One of their early ideas was an online store where you could buy everything you wanted and read reviews from other customers. Jeff was so captivated by this idea of an “Everything Store” that he finally told everyone he was leaving to build a startup.
Think about that for a second. Many people (including Bezos himself) say that timing is a big part of success. But it wasn’t an accident that he started Amazon just as the internet was taking off. Jeff Bezos was proactively keeping a close eye on technology news so he could know what the next big thing would be.
By the way, another entrepreneur who changed the world chasing an idea was Phil Knight. To chase what he called “his crazy idea,” Phil flew to Japan and met with Japanese shoe company executives. He pretended to be a serious American businessman, but he was really just a kid fresh out of college. Then he spent years struggling to build his company from scratch, even selling shoes from the trunk of his car.
Phil wrote that, “Starting my own business was the only thing that made life’s other risks—marriage, Vegas, alligator wrestling—seem like sure things.” But in the end his risks paid off, because Phil is now the billionaire owner of Nike, the biggest sports clothing company in the world. If you want to read his inspirational entrepreneurial story, then read our full summary of Shoe Dog by Phil Knight.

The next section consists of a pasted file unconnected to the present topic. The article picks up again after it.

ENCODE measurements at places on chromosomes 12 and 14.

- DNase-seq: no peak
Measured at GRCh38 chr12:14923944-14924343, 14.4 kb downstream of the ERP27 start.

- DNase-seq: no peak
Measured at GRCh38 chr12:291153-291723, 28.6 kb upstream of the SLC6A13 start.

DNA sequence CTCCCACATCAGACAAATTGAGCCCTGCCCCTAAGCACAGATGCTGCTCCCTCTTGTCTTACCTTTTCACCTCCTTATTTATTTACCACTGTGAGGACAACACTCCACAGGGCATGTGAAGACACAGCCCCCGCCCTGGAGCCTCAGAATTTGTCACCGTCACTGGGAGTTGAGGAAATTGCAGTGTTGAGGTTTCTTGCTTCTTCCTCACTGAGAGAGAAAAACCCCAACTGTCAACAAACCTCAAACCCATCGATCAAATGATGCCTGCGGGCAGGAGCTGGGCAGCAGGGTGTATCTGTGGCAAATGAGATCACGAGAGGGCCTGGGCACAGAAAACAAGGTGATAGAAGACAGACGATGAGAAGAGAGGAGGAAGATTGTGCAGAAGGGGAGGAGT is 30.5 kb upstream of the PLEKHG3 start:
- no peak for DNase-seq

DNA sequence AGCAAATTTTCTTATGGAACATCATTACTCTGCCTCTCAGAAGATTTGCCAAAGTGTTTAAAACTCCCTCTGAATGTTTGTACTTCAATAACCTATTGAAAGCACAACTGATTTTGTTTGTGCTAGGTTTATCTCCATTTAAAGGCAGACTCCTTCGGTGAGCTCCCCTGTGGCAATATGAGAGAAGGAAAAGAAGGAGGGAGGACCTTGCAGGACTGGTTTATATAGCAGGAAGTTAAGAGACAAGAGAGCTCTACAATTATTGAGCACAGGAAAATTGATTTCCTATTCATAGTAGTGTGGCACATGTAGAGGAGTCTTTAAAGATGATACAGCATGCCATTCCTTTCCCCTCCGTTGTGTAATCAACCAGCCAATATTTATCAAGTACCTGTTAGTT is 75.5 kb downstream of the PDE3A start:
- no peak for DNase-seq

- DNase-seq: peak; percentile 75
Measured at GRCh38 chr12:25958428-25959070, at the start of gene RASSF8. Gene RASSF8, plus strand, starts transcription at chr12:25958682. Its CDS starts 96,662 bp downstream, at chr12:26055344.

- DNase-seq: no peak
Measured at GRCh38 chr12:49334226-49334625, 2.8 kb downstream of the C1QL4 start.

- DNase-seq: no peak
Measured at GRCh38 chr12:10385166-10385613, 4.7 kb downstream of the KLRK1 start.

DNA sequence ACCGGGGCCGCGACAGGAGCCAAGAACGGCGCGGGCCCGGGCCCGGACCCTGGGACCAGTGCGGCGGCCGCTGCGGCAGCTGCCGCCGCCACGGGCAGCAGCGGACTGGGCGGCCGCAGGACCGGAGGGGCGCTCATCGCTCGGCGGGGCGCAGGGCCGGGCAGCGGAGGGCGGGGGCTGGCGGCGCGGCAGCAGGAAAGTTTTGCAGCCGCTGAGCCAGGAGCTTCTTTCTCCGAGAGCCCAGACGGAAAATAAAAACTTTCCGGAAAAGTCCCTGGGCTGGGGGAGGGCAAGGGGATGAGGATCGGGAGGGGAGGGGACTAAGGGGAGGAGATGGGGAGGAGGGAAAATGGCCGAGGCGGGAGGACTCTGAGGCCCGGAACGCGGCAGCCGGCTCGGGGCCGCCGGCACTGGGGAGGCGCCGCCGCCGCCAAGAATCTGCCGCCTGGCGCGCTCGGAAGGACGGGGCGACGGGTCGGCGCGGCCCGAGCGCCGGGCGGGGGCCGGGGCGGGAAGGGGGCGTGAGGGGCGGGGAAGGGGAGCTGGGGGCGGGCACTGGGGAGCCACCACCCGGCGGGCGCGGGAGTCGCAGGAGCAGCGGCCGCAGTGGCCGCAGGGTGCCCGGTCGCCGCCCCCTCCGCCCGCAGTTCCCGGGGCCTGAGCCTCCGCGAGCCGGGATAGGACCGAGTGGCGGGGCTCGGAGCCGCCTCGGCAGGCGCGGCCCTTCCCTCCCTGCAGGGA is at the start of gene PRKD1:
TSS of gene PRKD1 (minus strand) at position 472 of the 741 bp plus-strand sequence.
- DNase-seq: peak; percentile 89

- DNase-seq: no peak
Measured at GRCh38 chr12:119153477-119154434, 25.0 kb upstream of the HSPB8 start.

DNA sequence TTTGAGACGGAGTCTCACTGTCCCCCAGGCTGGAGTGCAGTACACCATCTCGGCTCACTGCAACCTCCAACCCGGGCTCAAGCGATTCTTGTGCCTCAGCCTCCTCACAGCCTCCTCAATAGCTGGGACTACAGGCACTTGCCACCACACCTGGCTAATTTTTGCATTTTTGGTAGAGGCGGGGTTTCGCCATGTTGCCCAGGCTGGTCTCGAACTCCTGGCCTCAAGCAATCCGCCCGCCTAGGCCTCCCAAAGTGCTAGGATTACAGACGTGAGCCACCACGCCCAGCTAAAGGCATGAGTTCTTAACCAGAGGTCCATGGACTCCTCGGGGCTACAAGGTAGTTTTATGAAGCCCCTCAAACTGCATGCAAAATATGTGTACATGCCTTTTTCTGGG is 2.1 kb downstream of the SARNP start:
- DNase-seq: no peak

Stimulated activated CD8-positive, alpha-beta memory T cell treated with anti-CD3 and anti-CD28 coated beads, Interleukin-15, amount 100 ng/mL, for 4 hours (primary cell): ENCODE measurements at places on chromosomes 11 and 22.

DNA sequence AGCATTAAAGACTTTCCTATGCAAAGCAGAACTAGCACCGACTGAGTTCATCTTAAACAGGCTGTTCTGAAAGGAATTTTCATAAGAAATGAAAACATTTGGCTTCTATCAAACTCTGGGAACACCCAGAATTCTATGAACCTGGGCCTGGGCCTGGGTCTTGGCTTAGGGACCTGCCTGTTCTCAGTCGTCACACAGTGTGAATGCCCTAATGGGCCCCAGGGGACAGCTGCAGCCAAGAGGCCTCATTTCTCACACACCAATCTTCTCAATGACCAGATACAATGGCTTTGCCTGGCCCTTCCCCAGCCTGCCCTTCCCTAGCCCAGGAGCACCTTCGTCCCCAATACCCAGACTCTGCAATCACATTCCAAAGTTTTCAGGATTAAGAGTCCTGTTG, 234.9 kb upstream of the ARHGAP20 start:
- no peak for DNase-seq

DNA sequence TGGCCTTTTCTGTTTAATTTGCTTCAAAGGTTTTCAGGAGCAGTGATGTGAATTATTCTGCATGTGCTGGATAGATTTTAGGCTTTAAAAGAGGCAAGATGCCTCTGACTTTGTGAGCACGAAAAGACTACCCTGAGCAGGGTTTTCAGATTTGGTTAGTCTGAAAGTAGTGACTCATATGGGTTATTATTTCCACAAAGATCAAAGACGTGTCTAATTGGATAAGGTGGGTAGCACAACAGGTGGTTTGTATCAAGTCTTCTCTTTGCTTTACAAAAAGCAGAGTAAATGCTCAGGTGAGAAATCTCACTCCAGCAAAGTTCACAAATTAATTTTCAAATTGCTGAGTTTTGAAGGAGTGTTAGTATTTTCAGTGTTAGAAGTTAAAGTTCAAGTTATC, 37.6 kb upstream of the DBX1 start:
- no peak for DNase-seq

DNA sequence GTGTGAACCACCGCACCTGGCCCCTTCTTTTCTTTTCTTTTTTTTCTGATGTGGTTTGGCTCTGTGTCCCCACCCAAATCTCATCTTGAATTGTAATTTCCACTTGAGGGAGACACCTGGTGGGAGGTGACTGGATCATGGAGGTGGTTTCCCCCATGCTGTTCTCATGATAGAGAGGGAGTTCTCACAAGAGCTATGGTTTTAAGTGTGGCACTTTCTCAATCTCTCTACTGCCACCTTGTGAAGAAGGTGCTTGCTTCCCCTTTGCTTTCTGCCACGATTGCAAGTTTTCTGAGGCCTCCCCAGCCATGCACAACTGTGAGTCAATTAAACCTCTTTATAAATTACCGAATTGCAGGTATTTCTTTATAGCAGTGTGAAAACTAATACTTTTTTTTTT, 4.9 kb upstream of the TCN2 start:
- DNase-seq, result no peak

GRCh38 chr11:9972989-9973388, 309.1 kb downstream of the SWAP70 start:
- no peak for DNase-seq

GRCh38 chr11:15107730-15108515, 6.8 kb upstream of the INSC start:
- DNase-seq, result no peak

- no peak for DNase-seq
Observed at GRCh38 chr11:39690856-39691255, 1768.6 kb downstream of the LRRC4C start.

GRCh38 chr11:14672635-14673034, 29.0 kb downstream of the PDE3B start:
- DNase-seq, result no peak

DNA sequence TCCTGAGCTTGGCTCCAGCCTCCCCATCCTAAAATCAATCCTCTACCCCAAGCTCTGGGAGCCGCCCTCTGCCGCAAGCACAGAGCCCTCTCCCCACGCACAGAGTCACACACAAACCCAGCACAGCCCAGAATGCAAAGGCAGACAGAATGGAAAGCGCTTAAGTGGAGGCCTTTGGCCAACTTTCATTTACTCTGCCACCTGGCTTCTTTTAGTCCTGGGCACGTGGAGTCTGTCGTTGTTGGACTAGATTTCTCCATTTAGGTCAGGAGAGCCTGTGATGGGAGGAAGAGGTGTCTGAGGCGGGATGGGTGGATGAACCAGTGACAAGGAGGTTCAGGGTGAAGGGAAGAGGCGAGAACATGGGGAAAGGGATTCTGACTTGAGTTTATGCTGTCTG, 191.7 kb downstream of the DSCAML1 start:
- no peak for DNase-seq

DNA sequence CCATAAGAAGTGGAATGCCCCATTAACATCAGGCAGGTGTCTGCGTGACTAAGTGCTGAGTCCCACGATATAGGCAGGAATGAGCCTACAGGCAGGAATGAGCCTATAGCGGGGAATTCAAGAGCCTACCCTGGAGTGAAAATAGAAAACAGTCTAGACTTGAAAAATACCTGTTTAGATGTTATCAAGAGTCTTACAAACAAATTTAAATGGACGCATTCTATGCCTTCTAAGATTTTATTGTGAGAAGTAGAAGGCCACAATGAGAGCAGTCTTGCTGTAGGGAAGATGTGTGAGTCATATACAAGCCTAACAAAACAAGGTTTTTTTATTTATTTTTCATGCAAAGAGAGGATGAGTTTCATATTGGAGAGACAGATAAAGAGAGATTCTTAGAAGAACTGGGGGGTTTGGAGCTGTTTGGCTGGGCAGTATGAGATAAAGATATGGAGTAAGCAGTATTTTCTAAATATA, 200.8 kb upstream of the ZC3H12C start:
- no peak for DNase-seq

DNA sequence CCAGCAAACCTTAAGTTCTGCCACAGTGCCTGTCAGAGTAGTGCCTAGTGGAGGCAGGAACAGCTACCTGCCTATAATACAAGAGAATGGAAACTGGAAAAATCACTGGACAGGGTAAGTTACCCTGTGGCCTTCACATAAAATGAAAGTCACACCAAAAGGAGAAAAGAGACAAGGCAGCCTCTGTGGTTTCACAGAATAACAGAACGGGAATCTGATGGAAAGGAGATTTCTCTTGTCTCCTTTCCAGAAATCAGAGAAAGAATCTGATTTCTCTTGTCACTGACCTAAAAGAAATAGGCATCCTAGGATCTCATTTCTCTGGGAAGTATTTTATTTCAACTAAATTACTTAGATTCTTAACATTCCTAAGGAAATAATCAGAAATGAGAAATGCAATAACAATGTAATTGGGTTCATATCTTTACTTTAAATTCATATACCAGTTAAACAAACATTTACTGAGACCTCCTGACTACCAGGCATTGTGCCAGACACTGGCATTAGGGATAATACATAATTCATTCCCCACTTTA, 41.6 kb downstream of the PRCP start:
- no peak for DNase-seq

In the early 1990, Bezos graduated from Princeton and began working at a small New York firm which combined finance and computer science. He saw hints the internet was taking off, so he left to start an “Everything Store.”
Jeff’s decision to start Amazon was obviously a great move in retrospect, but at the time most people thought he was crazy. His mom told him to start the business on the side and keep his high-paying financial career.